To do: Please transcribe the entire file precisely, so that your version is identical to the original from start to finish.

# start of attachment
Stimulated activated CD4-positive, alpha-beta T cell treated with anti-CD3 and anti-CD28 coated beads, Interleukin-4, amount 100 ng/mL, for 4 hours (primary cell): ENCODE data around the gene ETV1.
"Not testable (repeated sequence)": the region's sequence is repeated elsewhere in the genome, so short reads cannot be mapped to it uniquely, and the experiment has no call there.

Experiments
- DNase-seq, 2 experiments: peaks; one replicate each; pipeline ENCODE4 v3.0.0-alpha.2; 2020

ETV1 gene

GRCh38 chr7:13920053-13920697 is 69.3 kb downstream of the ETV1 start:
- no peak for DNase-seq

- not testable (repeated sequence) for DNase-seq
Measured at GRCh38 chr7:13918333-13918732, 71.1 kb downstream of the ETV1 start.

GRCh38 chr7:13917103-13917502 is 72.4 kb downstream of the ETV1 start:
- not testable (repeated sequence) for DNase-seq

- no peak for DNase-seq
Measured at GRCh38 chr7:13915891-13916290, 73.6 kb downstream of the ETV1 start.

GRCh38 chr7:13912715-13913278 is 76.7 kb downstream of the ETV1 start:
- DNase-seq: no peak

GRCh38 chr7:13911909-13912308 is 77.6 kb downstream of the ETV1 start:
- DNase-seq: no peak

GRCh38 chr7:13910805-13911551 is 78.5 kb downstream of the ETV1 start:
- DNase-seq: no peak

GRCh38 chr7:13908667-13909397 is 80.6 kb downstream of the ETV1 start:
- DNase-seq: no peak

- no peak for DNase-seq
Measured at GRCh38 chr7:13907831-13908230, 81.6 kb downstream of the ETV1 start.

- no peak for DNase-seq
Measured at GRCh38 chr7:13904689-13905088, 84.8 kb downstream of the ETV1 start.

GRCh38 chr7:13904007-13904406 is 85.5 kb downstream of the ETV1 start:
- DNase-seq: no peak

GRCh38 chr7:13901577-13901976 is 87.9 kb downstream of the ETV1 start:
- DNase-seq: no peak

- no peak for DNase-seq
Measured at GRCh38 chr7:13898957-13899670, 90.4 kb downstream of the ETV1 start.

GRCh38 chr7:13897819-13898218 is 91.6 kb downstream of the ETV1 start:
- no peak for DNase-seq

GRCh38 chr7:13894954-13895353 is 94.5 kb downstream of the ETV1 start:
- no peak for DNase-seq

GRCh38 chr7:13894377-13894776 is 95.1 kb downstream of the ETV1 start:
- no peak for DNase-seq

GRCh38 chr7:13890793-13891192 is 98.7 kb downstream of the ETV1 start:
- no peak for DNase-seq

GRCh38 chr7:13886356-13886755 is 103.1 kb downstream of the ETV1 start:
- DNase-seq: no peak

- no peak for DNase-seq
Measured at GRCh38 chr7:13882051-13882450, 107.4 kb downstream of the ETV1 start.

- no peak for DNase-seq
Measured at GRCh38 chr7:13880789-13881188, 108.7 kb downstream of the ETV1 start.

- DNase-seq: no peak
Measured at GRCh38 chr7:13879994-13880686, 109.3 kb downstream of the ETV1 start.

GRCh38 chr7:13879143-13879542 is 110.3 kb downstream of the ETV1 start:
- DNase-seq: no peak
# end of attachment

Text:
Stimulated activated CD4-positive, alpha-beta T cell treated with anti-CD3 and anti-CD28 coated beads, Interleukin-4, amount 100 ng/mL, for 4 hours (primary cell): ENCODE data around the gene ETV1.
"Not testable (repeated sequence)": the region's sequence is repeated elsewhere in the genome, so short reads cannot be mapped to it uniquely, and the experiment has no call there.

Experiments
- DNase-seq, 2 experiments: peaks; one replicate each; pipeline ENCODE4 v3.0.0-alpha.2; 2020

ETV1 gene

GRCh38 chr7:13920053-13920697 is 69.3 kb downstream of the ETV1 start:
- no peak for DNase-seq

- not testable (repeated sequence) for DNase-seq
Measured at GRCh38 chr7:13918333-13918732, 71.1 kb downstream of the ETV1 start.

GRCh38 chr7:13917103-13917502 is 72.4 kb downstream of the ETV1 start:
- not testable (repeated sequence) for DNase-seq

- no peak for DNase-seq
Measured at GRCh38 chr7:13915891-13916290, 73.6 kb downstream of the ETV1 start.

GRCh38 chr7:13912715-13913278 is 76.7 kb downstream of the ETV1 start:
- DNase-seq: no peak

GRCh38 chr7:13911909-13912308 is 77.6 kb downstream of the ETV1 start:
- DNase-seq: no peak

GRCh38 chr7:13910805-13911551 is 78.5 kb downstream of the ETV1 start:
- DNase-seq: no peak

GRCh38 chr7:13908667-13909397 is 80.6 kb downstream of the ETV1 start:
- DNase-seq: no peak

- no peak for DNase-seq
Measured at GRCh38 chr7:13907831-13908230, 81.6 kb downstream of the ETV1 start.

- no peak for DNase-seq
Measured at GRCh38 chr7:13904689-13905088, 84.8 kb downstream of the ETV1 start.

GRCh38 chr7:13904007-13904406 is 85.5 kb downstream of the ETV1 start:
- DNase-seq: no peak

GRCh38 chr7:13901577-13901976 is 87.9 kb downstream of the ETV1 start:
- DNase-seq: no peak

- no peak for DNase-seq
Measured at GRCh38 chr7:13898957-13899670, 90.4 kb downstream of the ETV1 start.

GRCh38 chr7:13897819-13898218 is 91.6 kb downstream of the ETV1 start:
- no peak for DNase-seq

GRCh38 chr7:13894954-13895353 is 94.5 kb downstream of the ETV1 start:
- no peak for DNase-seq

GRCh38 chr7:13894377-13894776 is 95.1 kb downstream of the ETV1 start:
- no peak for DNase-seq

GRCh38 chr7:13890793-13891192 is 98.7 kb downstream of the ETV1 start:
- no peak for DNase-seq

GRCh38 chr7:13886356-13886755 is 103.1 kb downstream of the ETV1 start:
- DNase-seq: no peak

- no peak for DNase-seq
Measured at GRCh38 chr7:13882051-13882450, 107.4 kb downstream of the ETV1 start.

- no peak for DNase-seq
Measured at GRCh38 chr7:13880789-13881188, 108.7 kb downstream of the ETV1 start.

- DNase-seq: no peak
Measured at GRCh38 chr7:13879994-13880686, 109.3 kb downstream of the ETV1 start.

GRCh38 chr7:13879143-13879542 is 110.3 kb downstream of the ETV1 start:
- DNase-seq: no peak